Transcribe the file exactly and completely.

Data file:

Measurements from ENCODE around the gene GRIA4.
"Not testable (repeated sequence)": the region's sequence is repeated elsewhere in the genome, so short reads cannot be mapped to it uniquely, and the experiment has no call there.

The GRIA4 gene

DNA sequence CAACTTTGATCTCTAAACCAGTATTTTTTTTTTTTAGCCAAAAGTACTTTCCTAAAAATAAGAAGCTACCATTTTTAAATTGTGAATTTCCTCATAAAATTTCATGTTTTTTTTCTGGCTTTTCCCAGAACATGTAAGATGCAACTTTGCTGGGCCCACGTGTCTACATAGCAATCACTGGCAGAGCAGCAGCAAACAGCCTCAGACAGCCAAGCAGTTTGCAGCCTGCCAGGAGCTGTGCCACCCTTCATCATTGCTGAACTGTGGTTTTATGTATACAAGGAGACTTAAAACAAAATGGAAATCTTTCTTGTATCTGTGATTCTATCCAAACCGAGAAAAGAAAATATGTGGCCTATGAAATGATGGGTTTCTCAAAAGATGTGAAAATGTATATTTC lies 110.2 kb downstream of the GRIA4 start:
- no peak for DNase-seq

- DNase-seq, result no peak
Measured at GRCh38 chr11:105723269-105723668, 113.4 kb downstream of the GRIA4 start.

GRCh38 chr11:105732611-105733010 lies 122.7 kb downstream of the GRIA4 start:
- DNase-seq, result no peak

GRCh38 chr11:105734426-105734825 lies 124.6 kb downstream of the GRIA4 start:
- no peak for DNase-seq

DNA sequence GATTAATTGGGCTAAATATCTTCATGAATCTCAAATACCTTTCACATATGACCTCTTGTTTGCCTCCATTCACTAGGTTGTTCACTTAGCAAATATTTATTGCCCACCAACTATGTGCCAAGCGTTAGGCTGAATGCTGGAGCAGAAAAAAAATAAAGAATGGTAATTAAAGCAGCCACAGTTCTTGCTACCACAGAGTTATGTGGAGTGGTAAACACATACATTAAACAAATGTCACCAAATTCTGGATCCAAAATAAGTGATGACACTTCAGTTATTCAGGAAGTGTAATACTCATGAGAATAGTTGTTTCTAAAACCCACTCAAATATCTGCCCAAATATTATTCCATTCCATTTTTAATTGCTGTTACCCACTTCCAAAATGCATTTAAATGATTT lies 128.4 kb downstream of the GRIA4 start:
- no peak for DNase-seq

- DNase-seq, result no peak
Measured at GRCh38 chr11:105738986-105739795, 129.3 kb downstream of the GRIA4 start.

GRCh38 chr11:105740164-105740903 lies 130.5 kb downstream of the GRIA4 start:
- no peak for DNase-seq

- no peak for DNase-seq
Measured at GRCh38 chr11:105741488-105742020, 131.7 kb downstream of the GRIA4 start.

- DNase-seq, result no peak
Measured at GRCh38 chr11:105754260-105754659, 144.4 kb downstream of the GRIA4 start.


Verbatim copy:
Measurements from ENCODE around the gene GRIA4.
"Not testable (repeated sequence)": the region's sequence is repeated elsewhere in the genome, so short reads cannot be mapped to it uniquely, and the experiment has no call there.

The GRIA4 gene

DNA sequence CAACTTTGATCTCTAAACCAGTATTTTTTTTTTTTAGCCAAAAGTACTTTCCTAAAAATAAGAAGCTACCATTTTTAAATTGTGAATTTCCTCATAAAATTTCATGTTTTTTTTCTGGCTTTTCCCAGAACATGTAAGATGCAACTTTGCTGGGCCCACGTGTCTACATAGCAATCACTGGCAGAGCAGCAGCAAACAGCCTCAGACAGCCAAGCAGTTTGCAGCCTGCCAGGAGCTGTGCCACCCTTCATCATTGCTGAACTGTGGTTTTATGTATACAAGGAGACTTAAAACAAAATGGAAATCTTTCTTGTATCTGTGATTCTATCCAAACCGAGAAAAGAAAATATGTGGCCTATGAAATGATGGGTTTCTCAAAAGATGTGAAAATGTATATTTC lies 110.2 kb downstream of the GRIA4 start:
- no peak for DNase-seq

- DNase-seq, result no peak
Measured at GRCh38 chr11:105723269-105723668, 113.4 kb downstream of the GRIA4 start.

GRCh38 chr11:105732611-105733010 lies 122.7 kb downstream of the GRIA4 start:
- DNase-seq, result no peak

GRCh38 chr11:105734426-105734825 lies 124.6 kb downstream of the GRIA4 start:
- no peak for DNase-seq

DNA sequence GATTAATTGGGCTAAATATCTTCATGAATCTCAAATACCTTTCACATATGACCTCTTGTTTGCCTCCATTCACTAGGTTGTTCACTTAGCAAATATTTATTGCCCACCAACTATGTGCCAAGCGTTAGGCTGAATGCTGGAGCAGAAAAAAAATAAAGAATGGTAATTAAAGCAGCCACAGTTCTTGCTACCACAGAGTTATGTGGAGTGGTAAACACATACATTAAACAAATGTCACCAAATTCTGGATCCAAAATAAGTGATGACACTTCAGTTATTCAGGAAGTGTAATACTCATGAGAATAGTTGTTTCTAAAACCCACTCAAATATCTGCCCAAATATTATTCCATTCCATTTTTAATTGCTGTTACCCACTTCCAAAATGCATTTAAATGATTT lies 128.4 kb downstream of the GRIA4 start:
- no peak for DNase-seq

- DNase-seq, result no peak
Measured at GRCh38 chr11:105738986-105739795, 129.3 kb downstream of the GRIA4 start.

GRCh38 chr11:105740164-105740903 lies 130.5 kb downstream of the GRIA4 start:
- no peak for DNase-seq

- no peak for DNase-seq
Measured at GRCh38 chr11:105741488-105742020, 131.7 kb downstream of the GRIA4 start.

- DNase-seq, result no peak
Measured at GRCh38 chr11:105754260-105754659, 144.4 kb downstream of the GRIA4 start.